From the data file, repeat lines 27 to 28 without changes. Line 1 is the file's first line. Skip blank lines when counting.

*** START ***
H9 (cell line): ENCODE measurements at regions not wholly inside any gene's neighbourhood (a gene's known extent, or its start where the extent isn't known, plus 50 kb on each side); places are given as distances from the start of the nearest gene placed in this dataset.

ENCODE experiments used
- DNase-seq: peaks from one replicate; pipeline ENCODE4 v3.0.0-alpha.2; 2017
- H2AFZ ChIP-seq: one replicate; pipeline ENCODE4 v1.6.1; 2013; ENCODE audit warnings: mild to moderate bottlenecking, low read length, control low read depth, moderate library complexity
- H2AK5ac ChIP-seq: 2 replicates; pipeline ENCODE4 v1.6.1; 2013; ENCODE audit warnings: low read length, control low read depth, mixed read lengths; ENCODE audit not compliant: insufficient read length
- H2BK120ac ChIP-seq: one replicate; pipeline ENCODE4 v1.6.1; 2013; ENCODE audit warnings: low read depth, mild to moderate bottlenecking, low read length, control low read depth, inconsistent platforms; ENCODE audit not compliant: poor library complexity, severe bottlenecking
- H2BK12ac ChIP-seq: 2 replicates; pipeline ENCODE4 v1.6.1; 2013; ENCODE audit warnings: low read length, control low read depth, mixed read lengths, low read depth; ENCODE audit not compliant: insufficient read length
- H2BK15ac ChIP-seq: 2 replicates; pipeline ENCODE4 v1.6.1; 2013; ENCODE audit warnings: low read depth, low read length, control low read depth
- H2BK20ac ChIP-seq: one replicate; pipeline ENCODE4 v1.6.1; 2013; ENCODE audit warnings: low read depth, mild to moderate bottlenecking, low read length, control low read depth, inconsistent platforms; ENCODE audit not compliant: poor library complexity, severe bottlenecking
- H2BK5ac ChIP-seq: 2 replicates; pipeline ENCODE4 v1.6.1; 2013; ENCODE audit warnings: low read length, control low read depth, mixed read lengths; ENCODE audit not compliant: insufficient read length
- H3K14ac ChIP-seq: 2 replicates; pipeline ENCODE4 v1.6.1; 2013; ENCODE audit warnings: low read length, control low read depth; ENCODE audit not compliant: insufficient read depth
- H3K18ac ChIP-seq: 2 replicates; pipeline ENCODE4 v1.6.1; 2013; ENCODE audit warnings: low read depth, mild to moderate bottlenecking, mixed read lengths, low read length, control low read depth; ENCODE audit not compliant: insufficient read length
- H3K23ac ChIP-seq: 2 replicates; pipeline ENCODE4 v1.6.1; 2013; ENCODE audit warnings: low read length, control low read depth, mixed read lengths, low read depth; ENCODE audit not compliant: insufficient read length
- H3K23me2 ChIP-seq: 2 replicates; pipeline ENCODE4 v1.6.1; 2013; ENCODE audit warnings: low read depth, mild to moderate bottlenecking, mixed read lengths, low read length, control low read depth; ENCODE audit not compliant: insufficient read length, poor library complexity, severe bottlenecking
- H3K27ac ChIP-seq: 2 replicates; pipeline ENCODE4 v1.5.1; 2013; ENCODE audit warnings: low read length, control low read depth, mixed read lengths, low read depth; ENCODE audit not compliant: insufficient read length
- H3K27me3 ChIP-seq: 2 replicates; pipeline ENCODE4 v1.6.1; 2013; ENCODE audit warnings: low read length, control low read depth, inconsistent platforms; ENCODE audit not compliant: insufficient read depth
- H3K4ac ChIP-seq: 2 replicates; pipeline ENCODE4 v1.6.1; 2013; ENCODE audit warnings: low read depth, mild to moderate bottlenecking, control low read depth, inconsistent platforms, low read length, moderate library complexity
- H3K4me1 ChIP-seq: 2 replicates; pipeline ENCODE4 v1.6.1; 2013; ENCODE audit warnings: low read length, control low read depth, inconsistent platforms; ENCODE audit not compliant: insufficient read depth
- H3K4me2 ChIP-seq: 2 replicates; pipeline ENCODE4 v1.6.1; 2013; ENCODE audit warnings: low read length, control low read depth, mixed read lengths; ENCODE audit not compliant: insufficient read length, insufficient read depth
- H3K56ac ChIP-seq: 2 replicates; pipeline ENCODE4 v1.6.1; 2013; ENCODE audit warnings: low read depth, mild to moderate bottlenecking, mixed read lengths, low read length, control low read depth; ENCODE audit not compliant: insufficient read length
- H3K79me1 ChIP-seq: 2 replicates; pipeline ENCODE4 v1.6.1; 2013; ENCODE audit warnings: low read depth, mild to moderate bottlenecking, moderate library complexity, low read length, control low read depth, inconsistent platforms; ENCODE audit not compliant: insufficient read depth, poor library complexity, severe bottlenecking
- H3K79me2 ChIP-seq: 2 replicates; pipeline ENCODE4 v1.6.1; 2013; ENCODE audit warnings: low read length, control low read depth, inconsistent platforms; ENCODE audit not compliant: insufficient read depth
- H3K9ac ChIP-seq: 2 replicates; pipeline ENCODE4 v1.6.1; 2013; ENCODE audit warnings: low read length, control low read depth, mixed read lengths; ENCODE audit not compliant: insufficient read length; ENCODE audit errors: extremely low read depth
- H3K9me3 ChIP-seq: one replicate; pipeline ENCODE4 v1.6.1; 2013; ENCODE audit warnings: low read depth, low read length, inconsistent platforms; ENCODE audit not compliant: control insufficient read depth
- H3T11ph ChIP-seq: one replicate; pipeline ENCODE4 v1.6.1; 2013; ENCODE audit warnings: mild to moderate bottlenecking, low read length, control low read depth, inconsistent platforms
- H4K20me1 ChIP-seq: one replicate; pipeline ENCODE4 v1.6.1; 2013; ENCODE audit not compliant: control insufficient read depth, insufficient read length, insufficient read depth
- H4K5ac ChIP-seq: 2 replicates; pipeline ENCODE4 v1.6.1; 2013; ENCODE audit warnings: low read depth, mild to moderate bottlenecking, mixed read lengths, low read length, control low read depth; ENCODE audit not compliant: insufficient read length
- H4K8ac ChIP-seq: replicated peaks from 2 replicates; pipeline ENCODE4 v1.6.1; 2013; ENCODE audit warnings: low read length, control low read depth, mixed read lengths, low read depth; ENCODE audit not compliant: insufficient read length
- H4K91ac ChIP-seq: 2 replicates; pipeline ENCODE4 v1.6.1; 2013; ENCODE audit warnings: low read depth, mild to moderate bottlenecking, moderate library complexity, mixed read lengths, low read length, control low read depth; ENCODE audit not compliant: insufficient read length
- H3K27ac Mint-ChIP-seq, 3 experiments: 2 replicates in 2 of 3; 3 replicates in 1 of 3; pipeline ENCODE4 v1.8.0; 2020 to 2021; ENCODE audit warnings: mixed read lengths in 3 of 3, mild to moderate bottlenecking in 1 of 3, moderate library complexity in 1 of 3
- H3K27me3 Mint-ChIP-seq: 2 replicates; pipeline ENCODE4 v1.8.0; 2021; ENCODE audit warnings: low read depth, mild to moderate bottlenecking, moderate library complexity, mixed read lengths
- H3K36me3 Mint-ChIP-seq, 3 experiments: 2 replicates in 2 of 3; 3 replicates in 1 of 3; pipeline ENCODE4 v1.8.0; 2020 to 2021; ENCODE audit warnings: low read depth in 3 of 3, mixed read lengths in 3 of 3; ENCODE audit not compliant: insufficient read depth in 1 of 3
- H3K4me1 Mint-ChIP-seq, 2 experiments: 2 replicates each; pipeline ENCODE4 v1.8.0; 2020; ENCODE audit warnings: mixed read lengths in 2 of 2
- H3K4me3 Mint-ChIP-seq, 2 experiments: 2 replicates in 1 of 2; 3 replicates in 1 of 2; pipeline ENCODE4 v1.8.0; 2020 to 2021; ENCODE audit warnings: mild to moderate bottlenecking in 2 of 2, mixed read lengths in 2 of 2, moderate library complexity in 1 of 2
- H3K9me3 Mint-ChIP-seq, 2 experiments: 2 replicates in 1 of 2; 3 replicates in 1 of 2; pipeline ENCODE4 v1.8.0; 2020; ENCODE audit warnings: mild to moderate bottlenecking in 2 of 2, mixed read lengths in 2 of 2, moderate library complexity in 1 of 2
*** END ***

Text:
- H4K5ac ChIP-seq: 2 replicates; pipeline ENCODE4 v1.6.1; 2013; ENCODE audit warnings: low read depth, mild to moderate bottlenecking, mixed read lengths, low read length, control low read depth; ENCODE audit not compliant: insufficient read length
- H4K8ac ChIP-seq: replicated peaks from 2 replicates; pipeline ENCODE4 v1.6.1; 2013; ENCODE audit warnings: low read length, control low read depth, mixed read lengths, low read depth; ENCODE audit not compliant: insufficient read length